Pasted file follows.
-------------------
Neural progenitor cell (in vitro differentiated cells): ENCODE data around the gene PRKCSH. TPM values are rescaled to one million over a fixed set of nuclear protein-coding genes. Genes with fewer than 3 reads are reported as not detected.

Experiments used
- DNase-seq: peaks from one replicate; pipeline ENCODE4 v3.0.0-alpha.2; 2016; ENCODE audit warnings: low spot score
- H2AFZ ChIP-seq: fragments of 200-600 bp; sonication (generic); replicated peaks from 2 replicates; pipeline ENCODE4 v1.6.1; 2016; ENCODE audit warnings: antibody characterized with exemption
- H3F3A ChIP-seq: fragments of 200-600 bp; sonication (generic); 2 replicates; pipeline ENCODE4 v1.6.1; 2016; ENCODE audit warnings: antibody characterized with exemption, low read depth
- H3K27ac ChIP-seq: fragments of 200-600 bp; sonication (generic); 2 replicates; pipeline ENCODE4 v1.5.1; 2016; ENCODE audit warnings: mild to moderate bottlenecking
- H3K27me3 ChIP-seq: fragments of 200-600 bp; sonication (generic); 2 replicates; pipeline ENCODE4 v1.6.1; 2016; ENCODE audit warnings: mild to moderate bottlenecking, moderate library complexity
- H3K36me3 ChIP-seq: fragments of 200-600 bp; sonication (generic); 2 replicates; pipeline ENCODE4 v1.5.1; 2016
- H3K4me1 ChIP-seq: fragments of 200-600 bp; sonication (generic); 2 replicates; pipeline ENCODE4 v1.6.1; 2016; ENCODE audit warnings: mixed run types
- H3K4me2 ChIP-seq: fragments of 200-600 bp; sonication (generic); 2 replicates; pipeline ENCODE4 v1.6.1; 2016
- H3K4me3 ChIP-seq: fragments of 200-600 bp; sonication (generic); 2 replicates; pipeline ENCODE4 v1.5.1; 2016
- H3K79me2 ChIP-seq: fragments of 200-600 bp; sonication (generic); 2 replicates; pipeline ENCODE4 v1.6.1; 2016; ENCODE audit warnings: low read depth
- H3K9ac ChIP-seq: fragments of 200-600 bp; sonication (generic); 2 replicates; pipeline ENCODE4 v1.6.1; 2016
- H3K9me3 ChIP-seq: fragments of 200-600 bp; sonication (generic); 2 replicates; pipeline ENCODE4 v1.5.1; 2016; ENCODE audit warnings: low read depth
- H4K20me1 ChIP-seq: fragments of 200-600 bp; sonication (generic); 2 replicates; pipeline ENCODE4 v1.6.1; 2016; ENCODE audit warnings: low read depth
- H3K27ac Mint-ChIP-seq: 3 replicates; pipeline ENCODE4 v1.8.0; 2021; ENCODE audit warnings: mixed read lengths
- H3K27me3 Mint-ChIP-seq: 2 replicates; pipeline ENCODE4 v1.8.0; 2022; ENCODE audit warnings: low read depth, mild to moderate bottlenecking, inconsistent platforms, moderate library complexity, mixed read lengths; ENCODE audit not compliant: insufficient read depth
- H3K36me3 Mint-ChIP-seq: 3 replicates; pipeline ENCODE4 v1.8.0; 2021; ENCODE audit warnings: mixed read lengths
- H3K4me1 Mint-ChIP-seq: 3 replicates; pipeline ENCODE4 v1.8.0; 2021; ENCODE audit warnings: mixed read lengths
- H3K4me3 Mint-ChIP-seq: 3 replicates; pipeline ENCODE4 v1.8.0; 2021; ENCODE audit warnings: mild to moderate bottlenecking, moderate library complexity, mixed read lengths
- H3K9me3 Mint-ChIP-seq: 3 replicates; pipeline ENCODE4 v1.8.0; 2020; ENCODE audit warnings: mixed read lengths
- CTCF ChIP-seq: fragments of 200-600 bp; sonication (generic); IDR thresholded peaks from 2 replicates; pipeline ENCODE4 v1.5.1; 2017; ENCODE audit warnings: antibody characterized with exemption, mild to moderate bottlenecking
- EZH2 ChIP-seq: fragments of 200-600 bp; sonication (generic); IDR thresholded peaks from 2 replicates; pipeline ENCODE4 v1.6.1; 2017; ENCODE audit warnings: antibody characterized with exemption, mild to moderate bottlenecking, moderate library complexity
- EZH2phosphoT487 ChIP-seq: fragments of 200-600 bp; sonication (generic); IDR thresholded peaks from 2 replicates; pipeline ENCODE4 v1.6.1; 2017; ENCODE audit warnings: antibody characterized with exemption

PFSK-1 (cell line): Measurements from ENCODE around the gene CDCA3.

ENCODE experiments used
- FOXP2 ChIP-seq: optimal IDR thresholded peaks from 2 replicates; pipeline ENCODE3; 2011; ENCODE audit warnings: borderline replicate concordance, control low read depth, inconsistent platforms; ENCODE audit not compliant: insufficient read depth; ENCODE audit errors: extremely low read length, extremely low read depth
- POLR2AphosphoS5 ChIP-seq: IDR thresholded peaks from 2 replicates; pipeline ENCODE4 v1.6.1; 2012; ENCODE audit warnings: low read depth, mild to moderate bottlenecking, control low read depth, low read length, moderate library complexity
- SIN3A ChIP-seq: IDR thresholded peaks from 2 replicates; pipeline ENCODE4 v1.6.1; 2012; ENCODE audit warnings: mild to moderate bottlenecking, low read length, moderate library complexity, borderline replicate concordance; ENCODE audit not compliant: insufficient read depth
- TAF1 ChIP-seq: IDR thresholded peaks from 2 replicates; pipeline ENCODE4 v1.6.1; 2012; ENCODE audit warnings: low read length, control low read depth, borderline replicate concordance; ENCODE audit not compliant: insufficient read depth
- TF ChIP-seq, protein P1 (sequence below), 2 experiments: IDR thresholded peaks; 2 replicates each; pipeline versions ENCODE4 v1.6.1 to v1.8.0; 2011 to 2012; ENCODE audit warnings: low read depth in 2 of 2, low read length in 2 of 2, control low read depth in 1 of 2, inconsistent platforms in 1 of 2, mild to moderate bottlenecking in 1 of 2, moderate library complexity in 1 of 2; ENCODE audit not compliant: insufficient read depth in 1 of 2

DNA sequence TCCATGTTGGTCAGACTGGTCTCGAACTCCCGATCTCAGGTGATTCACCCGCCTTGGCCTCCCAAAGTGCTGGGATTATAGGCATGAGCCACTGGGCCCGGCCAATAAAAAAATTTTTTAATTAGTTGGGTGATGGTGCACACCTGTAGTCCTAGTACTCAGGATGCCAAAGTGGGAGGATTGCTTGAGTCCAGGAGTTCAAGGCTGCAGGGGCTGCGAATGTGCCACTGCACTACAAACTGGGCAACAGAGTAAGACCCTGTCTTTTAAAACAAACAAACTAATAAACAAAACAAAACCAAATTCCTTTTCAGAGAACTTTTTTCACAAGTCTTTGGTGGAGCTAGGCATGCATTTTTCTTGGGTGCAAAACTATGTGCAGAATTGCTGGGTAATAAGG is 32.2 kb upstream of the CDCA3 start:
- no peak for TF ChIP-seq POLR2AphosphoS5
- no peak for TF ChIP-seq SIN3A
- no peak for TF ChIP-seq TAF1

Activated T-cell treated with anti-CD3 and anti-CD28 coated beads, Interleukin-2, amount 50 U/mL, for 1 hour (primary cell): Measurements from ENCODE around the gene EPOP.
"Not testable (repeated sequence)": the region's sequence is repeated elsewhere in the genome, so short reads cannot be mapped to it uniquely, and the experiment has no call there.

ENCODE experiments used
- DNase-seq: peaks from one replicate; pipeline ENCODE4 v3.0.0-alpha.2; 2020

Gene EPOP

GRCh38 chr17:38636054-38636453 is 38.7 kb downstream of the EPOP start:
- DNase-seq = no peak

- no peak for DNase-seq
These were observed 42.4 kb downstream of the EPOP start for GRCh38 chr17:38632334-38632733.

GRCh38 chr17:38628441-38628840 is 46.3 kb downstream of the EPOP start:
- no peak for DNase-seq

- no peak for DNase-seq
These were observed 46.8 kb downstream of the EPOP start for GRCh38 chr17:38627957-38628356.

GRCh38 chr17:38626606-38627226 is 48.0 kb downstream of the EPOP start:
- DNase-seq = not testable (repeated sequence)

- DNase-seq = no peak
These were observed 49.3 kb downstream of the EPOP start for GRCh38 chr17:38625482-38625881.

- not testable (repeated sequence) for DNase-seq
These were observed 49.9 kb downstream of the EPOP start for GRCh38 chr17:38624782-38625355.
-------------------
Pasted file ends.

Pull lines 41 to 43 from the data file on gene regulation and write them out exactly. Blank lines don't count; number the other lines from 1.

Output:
GRCh38 chr17:38636054-38636453 is 38.7 kb downstream of the EPOP start:
- DNase-seq = no peak

- no peak for DNase-seq